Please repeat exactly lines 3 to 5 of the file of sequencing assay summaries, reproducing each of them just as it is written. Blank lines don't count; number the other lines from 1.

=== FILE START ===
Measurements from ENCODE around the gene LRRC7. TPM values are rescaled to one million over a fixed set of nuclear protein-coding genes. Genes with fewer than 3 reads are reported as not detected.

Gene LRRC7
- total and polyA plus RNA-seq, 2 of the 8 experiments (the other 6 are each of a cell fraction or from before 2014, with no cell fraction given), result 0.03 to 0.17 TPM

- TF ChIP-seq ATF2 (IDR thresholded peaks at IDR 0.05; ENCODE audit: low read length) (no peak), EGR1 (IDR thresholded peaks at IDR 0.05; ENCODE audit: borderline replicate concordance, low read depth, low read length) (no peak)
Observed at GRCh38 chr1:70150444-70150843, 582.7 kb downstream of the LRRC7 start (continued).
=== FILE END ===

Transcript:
- total and polyA plus RNA-seq, 2 of the 8 experiments (the other 6 are each of a cell fraction or from before 2014, with no cell fraction given), result 0.03 to 0.17 TPM

- TF ChIP-seq ATF2 (IDR thresholded peaks at IDR 0.05; ENCODE audit: low read length) (no peak), EGR1 (IDR thresholded peaks at IDR 0.05; ENCODE audit: borderline replicate concordance, low read depth, low read length) (no peak)
Observed at GRCh38 chr1:70150444-70150843, 582.7 kb downstream of the LRRC7 start (continued).